Although corporate PPAs constitute an efficient tool for projects in the Nordic region to hedge their exposure to merchant revenues, the market for corporate PPAs is still a relatively new, albeit growing, phenomenon in Europe. Over the past decade, only 8.6 GW of renewables capacity was contracted under long-term corporate PPAs in Europe, the majority of which in the Nordic region. The main factor limiting the further growth of the European corporate PPA market is the scarcity of offtakers able to meet the stringent credit requirements imposed by lending institutions when assessing whether to grant loans to projects backed by corporate PPAs and whose money is necessary to fund such projects.

The scarcity of financially robust corporate offtakers in Europe also means that the European corporate PPA market is currently a buyer’s market where offtakers have the upper hand in the negotiations of the PPA terms, most notably with respect to the PPA price. This is reflected in the large discount, compared to market prices, that offtakers usually manage to secure. For instance, in Sweden, while market prices were on average slightly above 40 EUR/MWh in 2019 (prior to the Covid crisis), prices secured by offtakers under long-term corporate PPAs were in the high 20 EUR/MWh to low 30 EUR/MWh range. It remains to be seen whether in the long run the corporate PPA market will become deep and liquid enough such that it is no longer a buyer’s market.

The level of price discount that can be secured by offtakers under corporate PPAs should be a key point of focus for investors. Indeed, while corporate PPAs are traditionally seen as being beneficial to projects by enabling debt funding and limiting price volatility, they can also potentially destroy value if the price discount is too high. Investors should also keep in mind that they remain significantly exposed to merchant price risk even when a corporate PPA is in place as most of the stable cash flow generated by the corporate PPA is used to service the debt raised by the project.

Plenty of debt liquidity

Whilst European banks had often been reluctant, if not altogether refusing, to lend to projects exposed to merchant electricity prices in the past decade, mostly because of painful previous experiences in some European markets, it seems to no longer hold true as far as the Nordic region is concerned. To avoid missing out on a growing volume of opportunities, many European banks are now willing to lend to projects which have a significant portion of merchant revenues, provided however that the financing structure is not overly aggressive and that it can withstand a prolonged period of severely depressed electricity prices.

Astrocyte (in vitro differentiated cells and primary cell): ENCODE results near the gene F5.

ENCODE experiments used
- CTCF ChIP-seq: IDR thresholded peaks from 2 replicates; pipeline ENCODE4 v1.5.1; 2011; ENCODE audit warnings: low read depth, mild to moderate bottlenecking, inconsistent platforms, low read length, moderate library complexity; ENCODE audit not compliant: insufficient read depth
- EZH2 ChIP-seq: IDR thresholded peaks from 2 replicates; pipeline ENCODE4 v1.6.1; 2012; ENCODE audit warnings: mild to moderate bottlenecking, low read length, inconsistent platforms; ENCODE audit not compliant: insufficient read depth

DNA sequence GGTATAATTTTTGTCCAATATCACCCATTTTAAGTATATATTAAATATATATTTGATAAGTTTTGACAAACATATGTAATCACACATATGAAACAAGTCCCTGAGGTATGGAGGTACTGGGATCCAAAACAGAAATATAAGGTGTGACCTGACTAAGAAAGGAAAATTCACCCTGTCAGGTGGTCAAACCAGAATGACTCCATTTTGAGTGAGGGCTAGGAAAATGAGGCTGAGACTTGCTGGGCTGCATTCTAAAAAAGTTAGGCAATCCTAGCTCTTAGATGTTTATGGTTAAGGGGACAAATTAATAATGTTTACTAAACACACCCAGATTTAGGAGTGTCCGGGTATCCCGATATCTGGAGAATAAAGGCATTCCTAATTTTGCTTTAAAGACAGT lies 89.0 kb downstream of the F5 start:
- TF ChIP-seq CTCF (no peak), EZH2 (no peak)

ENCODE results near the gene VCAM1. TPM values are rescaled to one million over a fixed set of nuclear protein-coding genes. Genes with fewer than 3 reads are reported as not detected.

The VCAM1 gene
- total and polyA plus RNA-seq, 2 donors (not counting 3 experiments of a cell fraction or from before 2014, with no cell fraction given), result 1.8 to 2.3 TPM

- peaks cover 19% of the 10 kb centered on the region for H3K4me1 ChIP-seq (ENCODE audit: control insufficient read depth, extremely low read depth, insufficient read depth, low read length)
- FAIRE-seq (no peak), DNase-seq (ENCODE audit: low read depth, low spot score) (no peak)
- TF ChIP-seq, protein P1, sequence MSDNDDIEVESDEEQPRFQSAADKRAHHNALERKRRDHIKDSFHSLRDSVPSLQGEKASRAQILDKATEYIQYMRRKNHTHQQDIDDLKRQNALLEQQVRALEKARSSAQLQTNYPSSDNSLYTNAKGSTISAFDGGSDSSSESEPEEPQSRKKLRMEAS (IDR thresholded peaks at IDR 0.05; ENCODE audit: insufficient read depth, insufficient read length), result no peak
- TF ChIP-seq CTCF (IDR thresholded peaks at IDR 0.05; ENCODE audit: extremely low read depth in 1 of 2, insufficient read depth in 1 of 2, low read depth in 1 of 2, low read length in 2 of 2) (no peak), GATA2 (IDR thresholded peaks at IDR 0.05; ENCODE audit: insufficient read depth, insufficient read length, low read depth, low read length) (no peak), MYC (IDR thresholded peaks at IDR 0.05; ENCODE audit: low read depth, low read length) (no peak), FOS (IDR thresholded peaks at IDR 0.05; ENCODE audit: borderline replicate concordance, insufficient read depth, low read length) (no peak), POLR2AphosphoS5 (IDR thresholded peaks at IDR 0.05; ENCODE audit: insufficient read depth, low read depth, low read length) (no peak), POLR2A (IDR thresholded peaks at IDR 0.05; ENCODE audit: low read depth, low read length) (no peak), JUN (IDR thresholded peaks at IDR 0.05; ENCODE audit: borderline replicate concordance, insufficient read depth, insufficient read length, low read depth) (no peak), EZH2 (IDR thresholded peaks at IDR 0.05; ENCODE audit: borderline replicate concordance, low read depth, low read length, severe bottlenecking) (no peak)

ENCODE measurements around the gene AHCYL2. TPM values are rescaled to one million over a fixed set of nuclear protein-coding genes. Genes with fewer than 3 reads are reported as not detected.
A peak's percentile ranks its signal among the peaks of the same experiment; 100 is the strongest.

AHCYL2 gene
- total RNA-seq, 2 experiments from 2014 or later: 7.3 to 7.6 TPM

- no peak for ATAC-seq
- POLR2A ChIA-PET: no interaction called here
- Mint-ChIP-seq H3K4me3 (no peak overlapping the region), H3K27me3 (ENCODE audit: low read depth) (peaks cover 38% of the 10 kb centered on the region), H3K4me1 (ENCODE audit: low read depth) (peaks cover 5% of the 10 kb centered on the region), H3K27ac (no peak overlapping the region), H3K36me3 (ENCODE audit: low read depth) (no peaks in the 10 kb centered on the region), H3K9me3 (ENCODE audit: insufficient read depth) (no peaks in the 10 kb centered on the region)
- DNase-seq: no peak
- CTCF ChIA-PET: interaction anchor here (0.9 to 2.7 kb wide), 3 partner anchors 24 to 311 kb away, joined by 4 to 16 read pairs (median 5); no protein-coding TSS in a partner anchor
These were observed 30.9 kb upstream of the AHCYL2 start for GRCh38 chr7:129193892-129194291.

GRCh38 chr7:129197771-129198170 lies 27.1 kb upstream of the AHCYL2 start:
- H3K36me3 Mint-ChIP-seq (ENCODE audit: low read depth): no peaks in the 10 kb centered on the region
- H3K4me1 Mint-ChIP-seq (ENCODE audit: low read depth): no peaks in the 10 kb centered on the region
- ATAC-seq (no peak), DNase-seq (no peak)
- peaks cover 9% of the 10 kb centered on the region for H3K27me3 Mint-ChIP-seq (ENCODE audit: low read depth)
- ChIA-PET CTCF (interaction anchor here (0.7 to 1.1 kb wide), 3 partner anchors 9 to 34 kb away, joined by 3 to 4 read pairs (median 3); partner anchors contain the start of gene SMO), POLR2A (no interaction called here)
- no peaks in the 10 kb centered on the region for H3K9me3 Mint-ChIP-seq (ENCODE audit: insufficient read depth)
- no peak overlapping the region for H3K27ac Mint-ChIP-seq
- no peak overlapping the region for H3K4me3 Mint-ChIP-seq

In practice, the debt market is not as standardised as in other European renewables markets still benefiting from long-standing regulated revenue schemes and there is a large variation in how aggressive each bank can be. Debt tenors can typically go as far as 6/7 years beyond the PPA tenor, provided that there are large cash sweeps being triggered close to the expiry of the PPA to reduce the effective exposure of lenders to merchant revenues. Pricing depends on the level of exposure to merchant risk and is typically around 150 bps for onshore wind (excluding the impact of the Covid crisis). There is sufficient appetite in the market to finance medium-sized projects (100-200 MW) with a club of only 1/2 banks.

Alongside traditional banks, debt funds have emerged as a new class of lender keen to take more exposure to merchant risk in exchange for more attractive remuneration. Although only a handful of transactions have materialised, such debt funds can consider fully-merchant structures and can offer long tenors, beyond 20 years in some cases. The growing appetite from such debt funds, if confirmed, could prompt some investors reluctant to leave value on the table by entering into a corporate PPA, or simply unable to source a bankable corporate PPA, to choose the fully-merchant route instead.


With its promise of higher returns and the emergence of a strong, albeit still limited, corporate PPA market, the Nordic region has undoubtedly seen a surge in interest from investors in recent years. Financial investors in particular, such as infrastructure funds or insurance companies, are very active in the region, buying single assets or building up development platforms. The level of M&A activity is high and is expected to remain so in the near future, even despite the current Covid crisis.

How long will the Nordic region remain the favourite playground for return-hungry financial investors in Europe is still to be seen. Could another European market, such as the Spanish market with its higher temperatures, longer annual sunshine hours and similar transition to a merchant remuneration structure for renewables projects, soon replace the Nordic region in this role? It doesn’t seem to be the case just yet, but appetite is indeed growing rapidly in this market too as recently described in a separate blogpost.